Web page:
10 Noteworthy Music Apps for Productive Practicing

For any serious musician, it is common practice to carry around a metronome, a tuner, a recording device, and music. I quickly find my hands and back full of heavy equipment, especially in combination with my large instrument. Since I started my graduate degree in cello performance, I have found that these tried and true supplemental practice devices of my undergraduate days can easily be combined into one handy compact tool — my iPad.

There are a myriad of music related apps out there, but the ones I will go through are my all time favorites that I use consistently on my iPad, and a few that many colleagues have highly recommended. If you have an iPhone but not an iPad you will find most of these useful to you, as they exist for both devices. While these apps do not replace the quality of my Dr. Beat metronome or my Zoom H4 Handy recorder, they have so far served me well in the daily grind of practicing. If you have other ones you want to throw into the mix, please feel free to comment below and share your knowledge.

Practical Application

MUSIC JOURNAL (PRO) by David Charlton — Music Journal is a useful tool for keeping track of how long you practice your pieces each day. This app is available for iPhone and iPad in a limited free version (6 songs total) and an unlimited $6.99 version.

  • Set up folders and song names and organize them accordingly
  • Set the timer for up to 2 hours and open a different app and the timer will keep going; Edit your time after the fact if you forgot to run the timer.
  • The time recorded is shown in a visual chart per day. The chart can show total practice time for all recorded songs, or split up into time per folder or time per song. Color code your songs so they are easier to track on the charts.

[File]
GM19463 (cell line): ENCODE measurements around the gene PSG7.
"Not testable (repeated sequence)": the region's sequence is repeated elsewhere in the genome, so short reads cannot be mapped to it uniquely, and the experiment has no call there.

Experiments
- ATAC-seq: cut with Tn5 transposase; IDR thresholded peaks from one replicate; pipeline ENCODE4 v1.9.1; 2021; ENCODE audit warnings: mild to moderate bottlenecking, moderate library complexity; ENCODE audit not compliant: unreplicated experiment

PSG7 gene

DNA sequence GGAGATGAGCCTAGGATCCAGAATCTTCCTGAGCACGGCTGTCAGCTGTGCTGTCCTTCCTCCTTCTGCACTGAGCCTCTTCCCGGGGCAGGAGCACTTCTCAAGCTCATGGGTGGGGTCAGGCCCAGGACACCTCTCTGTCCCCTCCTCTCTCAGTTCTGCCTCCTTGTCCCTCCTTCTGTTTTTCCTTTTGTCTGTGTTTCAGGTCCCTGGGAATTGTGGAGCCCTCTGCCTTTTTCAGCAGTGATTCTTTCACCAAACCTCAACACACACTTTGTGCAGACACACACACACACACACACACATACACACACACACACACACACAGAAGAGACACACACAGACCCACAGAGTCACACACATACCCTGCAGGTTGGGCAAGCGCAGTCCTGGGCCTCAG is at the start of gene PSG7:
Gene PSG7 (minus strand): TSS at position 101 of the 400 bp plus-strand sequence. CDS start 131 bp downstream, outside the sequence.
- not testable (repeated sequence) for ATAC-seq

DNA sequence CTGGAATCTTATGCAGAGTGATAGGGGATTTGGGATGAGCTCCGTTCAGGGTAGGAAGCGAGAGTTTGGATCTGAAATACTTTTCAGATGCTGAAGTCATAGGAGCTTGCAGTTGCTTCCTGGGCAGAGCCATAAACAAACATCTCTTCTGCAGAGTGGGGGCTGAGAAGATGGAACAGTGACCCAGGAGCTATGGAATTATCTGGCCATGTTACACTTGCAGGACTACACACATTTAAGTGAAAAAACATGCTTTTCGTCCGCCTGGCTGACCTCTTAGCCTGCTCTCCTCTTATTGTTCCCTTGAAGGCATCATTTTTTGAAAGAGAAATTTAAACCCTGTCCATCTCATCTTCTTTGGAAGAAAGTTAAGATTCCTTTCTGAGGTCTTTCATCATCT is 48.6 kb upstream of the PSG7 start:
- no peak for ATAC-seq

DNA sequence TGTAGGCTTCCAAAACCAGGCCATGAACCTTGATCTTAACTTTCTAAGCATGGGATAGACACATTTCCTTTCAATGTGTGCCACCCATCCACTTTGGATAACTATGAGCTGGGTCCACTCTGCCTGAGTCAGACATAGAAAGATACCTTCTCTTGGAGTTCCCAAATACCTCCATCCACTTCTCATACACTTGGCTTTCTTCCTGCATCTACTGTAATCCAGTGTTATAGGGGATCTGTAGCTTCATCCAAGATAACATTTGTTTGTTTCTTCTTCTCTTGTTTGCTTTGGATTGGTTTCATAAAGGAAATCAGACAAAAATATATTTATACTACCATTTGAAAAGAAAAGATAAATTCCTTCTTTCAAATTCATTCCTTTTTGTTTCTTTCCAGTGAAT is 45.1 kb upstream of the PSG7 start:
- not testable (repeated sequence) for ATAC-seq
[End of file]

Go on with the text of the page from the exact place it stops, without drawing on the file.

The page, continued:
• Set the BPM (beats per minute) for each song, and the app will save the speed you practice each day in its metronome. Set your BPM Goal per song and view your progress each day through the BPM chart

PRACTICE CENTER by Gil Estes — An all-in-one app solution for practicing; video record yourself while simultaneously setting your metronome, stop watch, timer, and tuning drone. This iPad app costs $4.99.

    • Save your audio recording and email it to yourself
    • Includes practice timer for up to 10 hours and a stop watch
    • Tuning drone and metronome within the app
    • Very useful video display that acts like a mirror while you are recording, and when you play back the video it goes full-screen. Export your video to your Camera Roll.
    • Note: This is not the most beautiful user interface I have seen, but for functional purposes I rate it highly. I like being able to utilize the video playback.

AMAZING SLOW DOWNER (LITE) by Roni Music — Listen to musical recordings and slow down or speed up passages to hear it better. This iPhone and iPad app costs $14.99, but the lite version is free and restricts your audio file to the first quarter.

  • You can repeat any section of the music at full speed, slow it down or even speed it up by changing the speed between 25% (1/4 of original speed) and 200% (double speed) without changing the pitch
  • Create playback loops
  • Ability to change the tuning or musical key

PIANO HD by ZongMing Yang — I often wish I had a piano around me to plunk out a few chords or even help with my theory homework. This is the best piano app I have found so far. This iPad app is free, but there is an in-app upgrade available for $2.99. (Honestly, I have not been able to figure out what the upgrade will do.)